The National Institute of Anthropology and History (INAH), Mexico’s governing body for archaeological studies on the federal level, is up in arms after the mummified corpse of a body that was buried in the early 1800s lost a limb during renovations to a museum in the city of Guanajuato, according to CBS.

The INAH places the blame squarely in the hands of Guanajuato’s conservative government, which it says lacks the “knowledge about proper protocols and the lack of training of the personnel in charge of carrying out these tasks.”

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The mummy was dug up in the 1860s after the families of the deceased were unable to keep up with burial fees. This one and others like it have for years been on display at a museum in Guanajuato; some have traveled internationally for shows, including one staged in the United States in 2009.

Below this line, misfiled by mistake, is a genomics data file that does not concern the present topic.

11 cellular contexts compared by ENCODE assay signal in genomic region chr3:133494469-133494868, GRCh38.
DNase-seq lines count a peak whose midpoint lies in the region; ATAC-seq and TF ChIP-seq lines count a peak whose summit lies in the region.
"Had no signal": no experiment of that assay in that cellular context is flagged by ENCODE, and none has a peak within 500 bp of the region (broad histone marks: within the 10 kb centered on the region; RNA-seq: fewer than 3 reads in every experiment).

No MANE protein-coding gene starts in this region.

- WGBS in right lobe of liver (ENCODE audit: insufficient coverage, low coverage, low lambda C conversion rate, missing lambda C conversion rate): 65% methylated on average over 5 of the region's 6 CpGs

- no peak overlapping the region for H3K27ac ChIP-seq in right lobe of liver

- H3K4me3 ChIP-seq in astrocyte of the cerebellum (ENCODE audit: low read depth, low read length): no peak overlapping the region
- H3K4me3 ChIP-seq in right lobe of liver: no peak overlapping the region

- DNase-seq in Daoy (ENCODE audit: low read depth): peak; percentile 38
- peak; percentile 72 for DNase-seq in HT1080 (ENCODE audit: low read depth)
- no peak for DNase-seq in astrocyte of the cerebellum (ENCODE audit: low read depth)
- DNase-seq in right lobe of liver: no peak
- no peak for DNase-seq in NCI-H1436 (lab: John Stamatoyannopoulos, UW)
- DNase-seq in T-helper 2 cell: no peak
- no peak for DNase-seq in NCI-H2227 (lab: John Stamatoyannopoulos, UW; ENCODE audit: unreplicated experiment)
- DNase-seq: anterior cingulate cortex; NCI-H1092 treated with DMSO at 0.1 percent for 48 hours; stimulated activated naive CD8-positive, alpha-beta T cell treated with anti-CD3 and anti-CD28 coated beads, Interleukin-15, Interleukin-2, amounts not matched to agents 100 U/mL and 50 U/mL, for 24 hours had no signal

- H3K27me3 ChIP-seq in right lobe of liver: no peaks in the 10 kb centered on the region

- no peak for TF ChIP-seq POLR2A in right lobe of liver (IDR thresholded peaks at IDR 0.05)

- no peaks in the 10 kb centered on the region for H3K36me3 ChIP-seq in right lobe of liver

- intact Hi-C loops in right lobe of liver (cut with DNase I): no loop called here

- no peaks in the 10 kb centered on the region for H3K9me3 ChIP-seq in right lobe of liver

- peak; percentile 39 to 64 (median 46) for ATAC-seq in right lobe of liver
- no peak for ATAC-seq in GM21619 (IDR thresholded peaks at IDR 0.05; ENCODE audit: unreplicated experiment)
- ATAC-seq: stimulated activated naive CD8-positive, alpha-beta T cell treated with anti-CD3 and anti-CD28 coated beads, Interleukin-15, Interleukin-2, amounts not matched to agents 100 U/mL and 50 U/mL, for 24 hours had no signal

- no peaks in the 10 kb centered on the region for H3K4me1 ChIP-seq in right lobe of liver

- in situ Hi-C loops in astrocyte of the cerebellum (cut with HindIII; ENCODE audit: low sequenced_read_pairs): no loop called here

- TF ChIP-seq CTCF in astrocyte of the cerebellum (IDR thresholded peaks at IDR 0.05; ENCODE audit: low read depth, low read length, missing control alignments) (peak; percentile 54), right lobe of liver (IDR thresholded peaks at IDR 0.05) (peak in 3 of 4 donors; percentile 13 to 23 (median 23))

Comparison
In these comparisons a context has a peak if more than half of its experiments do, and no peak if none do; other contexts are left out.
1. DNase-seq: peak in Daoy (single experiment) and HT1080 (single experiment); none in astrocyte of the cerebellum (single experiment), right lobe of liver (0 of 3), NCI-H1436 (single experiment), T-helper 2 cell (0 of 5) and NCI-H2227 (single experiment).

The dispute between the INAH and the Guanajuato city government centers on who has jurisdiction over the mummified corpses. The INAH claims authority over the mummies because they are part of the “national patrimony.” The city of Guanajuato and its eponymous state are governed by the conservative National Action Party, staunch rivals of the liberal Morena party, which holds power in Mexico’s federal government. 

Earlier this week, the INAH said it will demand information about the permits and procedures followed during the museum renovations.

“These events confirm that the way the museum’s collection was moved is not the correct one, and that, far from applying proper corrective and conservation strategies, the actions carried out resulted in damages, not only to this body,” the institute said in a statement.

Museum workers unaffiliated with the INAH appear to have been in charge of the approximately 100 mummies in the museum’s care. The bodies are under local control because they were unearthed before the INAH was founded in 1939.

The display of mummified remains, and even the descriptor “mummy,” has been called into question in recent years. In early 2023, the British Museum and other institutions in the UK announced they would reconsider using the term “mummy” and instead describe the preserved bodies as the “mummified remains of” or a “mummified person” when referring to Egyptian mummies.